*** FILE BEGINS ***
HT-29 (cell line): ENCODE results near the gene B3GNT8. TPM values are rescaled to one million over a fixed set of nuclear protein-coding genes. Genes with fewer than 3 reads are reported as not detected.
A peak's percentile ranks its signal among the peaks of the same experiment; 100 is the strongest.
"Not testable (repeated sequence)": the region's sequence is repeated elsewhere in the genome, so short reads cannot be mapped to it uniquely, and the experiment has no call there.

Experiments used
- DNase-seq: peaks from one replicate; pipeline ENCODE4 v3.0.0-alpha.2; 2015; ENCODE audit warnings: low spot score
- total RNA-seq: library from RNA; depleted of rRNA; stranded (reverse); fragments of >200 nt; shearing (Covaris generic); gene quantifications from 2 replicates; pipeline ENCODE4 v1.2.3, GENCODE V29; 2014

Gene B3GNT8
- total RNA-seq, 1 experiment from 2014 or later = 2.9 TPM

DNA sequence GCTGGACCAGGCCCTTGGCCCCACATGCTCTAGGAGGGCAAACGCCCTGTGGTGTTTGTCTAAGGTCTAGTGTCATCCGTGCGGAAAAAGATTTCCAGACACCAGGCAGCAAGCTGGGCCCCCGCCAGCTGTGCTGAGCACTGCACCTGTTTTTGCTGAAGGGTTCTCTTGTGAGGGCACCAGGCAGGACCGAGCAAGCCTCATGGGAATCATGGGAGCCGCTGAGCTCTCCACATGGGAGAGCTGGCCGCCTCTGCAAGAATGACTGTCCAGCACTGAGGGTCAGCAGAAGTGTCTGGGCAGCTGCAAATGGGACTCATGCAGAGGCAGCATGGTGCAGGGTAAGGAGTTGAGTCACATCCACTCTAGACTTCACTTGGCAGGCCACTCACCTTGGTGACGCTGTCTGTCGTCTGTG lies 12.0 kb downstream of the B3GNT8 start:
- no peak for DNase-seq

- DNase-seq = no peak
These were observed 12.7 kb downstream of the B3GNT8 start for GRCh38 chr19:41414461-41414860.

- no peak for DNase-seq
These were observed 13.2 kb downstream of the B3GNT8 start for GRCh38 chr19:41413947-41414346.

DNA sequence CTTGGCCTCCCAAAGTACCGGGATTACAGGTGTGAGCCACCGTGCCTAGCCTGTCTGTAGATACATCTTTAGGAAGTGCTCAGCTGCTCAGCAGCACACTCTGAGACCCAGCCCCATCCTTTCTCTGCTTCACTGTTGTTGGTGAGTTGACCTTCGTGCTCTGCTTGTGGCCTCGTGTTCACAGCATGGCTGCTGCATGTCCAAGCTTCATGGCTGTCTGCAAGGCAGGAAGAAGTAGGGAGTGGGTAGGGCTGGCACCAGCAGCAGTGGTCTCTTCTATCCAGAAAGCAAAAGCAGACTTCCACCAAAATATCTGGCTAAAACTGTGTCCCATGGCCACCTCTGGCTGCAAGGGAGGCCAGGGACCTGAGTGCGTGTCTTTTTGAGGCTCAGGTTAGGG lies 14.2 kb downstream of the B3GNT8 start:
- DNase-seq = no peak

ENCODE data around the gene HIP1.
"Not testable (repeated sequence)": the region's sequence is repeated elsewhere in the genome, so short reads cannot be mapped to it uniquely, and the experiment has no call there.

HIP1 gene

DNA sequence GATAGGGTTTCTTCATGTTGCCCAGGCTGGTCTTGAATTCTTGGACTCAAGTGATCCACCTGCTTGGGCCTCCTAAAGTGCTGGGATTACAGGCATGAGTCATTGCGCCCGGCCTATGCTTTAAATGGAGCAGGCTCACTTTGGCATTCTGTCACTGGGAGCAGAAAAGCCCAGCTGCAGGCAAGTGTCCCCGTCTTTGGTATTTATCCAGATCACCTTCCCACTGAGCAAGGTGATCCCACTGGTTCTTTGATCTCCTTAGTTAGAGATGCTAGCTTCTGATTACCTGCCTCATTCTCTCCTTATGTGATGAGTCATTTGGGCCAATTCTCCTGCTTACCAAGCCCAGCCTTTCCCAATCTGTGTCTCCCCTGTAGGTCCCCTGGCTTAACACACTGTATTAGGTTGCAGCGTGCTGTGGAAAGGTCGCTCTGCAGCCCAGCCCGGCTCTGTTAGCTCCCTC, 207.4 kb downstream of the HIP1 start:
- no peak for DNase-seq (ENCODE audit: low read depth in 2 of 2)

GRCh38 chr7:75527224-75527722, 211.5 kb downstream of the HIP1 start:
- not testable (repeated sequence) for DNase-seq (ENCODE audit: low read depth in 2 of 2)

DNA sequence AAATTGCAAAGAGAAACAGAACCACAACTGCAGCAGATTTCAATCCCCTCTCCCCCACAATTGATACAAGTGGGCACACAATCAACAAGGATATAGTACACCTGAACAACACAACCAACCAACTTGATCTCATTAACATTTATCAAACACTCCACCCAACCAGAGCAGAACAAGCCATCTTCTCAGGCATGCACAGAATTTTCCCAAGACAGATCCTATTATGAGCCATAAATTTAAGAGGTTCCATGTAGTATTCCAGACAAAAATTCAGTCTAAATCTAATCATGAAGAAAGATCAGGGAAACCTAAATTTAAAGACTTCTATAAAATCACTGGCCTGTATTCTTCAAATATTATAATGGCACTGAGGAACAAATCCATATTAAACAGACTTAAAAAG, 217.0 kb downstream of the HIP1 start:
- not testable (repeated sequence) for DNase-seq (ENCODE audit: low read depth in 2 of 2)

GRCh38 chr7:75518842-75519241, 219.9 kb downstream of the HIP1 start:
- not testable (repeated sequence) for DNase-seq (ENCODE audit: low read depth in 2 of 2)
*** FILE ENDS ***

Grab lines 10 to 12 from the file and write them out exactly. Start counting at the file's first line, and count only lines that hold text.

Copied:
- no peak for DNase-seq

- DNase-seq = no peak
These were observed 12.7 kb downstream of the B3GNT8 start for GRCh38 chr19:41414461-41414860.